A new historical marker honoring Emmett Till will reportedly be bulletproof and protected by security, following national outrage over a photo of college students posing with guns beside a bullet-riddled memorial to the teenage lynching victim.
The Emmett Till Memorial Commission said Thursday that the new sign ― to be placed at the spot where 14-year-old Till’s body was pulled from the Tallahatchie River in northwest Mississippi in 1955 ― will in some way acknowledge the many instances of vandals defacing the site.
“Unlike the first three signs, this sign calls attention to the vandalism itself,” the nonprofit group said. “We believe it is important to keep a sign at this historic site, but we don’t want to hide the legacy of racism by constantly replacing broken signs.”
Till has been an icon of the civil rights movement for over half a century. In August 1955, Till, a Chicago native, was visiting relatives in Mississippi. A white woman accused Till, who was black, of flirting and whistling at her. Her account prompted her husband and his half-brother to kidnap Till from his bed and beat and mutilate him before shooting him in the head and sinking his body in the Tallahatchie. An all-white jury acquitted the men, and the woman reportedly said decades later that she’d lied when describing her encounter with Till.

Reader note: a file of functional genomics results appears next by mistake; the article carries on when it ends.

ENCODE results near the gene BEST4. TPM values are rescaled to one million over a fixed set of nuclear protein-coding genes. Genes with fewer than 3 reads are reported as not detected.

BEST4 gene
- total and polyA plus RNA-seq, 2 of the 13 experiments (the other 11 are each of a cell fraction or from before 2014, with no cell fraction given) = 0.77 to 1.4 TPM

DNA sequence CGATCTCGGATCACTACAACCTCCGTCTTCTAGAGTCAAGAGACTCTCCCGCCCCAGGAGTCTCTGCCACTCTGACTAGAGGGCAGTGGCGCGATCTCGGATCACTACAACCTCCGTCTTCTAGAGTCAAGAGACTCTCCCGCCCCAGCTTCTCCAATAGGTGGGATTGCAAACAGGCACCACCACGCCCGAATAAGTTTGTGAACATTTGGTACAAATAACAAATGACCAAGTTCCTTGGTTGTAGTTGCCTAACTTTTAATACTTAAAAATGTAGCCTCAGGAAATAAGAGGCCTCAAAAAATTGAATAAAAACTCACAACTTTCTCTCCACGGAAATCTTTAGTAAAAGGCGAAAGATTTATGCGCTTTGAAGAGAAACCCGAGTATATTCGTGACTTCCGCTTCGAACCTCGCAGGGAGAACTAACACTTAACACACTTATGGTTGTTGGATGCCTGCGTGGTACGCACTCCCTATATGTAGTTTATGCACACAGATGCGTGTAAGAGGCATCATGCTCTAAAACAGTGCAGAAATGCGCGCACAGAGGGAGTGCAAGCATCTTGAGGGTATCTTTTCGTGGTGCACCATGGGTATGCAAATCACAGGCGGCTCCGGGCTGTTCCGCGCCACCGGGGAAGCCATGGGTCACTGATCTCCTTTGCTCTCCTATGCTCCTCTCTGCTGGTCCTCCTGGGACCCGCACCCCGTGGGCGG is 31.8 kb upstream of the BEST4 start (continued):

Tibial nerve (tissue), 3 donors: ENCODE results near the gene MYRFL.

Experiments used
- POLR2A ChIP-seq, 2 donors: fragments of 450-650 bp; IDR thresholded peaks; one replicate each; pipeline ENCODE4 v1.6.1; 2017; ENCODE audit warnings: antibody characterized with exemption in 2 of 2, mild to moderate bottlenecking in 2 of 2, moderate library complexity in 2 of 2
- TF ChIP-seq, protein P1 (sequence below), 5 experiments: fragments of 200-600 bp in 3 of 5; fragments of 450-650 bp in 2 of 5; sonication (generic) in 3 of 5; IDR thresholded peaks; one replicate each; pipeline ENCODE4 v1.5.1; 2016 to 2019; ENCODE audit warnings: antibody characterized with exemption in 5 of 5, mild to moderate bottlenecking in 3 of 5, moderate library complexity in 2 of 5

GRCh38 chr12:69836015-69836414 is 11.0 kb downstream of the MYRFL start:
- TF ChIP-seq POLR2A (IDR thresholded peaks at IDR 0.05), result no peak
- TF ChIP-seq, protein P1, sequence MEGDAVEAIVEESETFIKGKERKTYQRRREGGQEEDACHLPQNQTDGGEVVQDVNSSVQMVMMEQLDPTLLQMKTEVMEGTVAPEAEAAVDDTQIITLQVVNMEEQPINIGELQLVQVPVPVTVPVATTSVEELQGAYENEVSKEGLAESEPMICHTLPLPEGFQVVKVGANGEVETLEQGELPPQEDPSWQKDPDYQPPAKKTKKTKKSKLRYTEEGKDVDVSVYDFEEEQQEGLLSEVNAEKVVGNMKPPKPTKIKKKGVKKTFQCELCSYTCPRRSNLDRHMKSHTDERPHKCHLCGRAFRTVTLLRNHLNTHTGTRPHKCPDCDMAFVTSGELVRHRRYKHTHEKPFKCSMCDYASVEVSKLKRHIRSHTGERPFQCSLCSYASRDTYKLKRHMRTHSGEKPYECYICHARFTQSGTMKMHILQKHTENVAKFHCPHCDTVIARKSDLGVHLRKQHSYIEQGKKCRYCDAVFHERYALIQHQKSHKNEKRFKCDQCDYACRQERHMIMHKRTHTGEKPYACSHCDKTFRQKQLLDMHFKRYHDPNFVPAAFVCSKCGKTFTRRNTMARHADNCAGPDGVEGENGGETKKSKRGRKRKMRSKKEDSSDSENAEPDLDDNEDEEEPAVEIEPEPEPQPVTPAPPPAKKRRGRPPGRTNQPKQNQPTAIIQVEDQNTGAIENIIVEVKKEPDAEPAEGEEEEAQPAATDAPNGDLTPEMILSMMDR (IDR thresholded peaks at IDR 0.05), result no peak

Details about the new sign’s design are still forthcoming, but the commission told NBC News that it will be 500 pounds and steel-reinforced. Visitors can also anticipate a gate and security cameras near the memorial soon, the group said.
This week, the Mississippi Center for Investigative Reporting exposed a photo of three University of Mississippi students posing with guns beside a bullet-pocked sign honoring Till. According to the Center, the image appeared on the men’s social media accounts earlier this year. It’s unclear whether the men in the photo actually shot at the sign, but they’ve been suspended from their fraternity and may face a federal investigation.
Since 2007, the Emmett Till Memorial Commission has put up several signs near the site of Till’s death, but the one along the Tallahatchie River is the most secluded and has been subject to the most vandalism. “Our signs and ones like them have been stolen, thrown in the river, replaced, shot, replaced again, shot again, defaced with acid and have had KKK spray painted on them,” the group wrote this week. “The vandalism has been targeted and it has been persistent.”
Soon, such vandalism could carry a much harsher punishment. The commission is in the process of getting the historical sites about Till designated as a national park, acknowledging how his family’s response to his death triggered the first wave of the civil rights movement. Vandalism in national parks is treated as a federal crime.
“This has been our highest hope since our organization was founded,” the commission wrote of the effort to secure the national park designation. “In 1955 the federal government refused to get involved in the Till case. We believe it is now the responsibility of Congress and the President to ensure this story is told for generations to come.”